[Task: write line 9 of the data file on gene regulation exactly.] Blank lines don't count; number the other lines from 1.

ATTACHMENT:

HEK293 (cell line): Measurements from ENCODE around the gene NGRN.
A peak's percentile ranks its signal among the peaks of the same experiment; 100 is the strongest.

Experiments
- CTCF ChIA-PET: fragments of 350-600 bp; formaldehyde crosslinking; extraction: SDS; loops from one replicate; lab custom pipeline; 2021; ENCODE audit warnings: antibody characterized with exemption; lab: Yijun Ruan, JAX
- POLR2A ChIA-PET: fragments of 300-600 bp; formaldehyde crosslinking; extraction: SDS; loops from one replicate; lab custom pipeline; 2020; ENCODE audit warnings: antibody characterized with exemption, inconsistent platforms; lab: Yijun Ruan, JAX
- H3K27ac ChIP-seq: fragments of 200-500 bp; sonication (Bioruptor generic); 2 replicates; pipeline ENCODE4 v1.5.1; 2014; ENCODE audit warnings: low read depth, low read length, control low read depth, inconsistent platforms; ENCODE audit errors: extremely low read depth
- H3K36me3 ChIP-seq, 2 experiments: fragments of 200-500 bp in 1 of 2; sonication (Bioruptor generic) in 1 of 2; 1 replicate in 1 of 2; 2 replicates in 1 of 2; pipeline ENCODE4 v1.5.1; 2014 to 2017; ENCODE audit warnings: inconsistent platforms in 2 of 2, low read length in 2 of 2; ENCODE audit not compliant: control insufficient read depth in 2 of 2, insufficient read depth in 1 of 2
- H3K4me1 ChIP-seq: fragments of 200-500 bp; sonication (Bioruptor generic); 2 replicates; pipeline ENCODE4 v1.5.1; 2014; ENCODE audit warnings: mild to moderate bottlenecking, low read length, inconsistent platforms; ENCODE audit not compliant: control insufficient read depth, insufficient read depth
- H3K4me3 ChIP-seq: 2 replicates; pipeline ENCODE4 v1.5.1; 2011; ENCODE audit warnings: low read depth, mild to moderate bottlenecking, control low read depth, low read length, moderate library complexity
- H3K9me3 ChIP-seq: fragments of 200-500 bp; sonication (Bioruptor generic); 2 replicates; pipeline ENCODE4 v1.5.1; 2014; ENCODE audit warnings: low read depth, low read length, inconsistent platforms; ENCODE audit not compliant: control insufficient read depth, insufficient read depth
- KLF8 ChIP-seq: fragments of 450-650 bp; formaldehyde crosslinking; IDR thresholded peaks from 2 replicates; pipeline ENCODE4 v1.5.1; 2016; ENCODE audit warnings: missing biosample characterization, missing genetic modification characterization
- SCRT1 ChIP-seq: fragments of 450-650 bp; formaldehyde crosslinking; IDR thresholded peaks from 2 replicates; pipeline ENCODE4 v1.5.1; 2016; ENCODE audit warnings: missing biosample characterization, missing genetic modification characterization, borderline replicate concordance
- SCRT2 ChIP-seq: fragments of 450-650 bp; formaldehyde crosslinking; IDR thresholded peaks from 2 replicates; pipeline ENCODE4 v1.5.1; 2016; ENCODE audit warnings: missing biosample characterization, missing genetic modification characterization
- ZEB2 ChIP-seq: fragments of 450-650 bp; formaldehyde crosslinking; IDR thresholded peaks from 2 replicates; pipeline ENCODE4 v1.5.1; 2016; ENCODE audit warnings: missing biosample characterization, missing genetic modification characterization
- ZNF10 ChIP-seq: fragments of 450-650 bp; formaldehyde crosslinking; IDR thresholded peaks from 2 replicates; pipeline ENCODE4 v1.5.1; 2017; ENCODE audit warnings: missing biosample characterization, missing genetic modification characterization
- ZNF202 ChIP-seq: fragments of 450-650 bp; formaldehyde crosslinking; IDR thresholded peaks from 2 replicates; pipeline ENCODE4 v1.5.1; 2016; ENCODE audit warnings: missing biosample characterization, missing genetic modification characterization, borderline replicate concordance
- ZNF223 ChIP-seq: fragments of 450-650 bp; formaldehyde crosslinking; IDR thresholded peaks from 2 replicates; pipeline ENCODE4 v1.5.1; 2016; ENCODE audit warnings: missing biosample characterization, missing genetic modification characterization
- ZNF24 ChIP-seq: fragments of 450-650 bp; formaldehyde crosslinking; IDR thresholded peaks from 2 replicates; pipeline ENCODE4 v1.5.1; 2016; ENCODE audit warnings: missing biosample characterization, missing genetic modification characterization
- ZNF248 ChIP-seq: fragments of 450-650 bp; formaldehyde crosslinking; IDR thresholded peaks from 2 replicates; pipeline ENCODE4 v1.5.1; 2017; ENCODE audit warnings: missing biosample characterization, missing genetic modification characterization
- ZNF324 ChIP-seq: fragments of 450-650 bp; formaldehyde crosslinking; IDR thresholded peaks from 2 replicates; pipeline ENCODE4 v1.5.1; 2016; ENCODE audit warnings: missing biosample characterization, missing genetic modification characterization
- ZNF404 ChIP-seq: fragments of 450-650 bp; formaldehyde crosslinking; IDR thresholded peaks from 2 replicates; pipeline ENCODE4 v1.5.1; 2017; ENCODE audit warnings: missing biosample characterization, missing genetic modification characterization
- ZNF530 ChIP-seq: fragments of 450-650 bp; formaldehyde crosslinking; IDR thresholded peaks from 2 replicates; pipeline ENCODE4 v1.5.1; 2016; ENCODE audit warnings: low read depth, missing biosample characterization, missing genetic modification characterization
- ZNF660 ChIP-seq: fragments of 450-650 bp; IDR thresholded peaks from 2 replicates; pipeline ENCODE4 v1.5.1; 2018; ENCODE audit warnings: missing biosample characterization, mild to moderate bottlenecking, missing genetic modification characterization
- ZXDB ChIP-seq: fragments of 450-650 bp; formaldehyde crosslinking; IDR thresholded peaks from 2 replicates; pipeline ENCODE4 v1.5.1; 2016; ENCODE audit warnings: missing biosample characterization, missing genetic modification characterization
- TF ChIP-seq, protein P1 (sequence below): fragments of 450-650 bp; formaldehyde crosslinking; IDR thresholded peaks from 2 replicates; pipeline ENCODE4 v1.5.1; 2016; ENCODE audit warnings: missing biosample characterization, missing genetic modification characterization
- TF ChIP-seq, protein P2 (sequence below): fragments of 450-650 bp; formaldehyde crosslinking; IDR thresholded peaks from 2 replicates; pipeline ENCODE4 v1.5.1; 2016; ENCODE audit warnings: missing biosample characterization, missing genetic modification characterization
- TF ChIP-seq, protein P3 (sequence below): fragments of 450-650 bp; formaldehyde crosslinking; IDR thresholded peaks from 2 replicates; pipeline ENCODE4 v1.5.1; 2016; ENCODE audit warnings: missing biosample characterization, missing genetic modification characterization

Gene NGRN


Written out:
- H3K4me3 ChIP-seq: 2 replicates; pipeline ENCODE4 v1.5.1; 2011; ENCODE audit warnings: low read depth, mild to moderate bottlenecking, control low read depth, low read length, moderate library complexity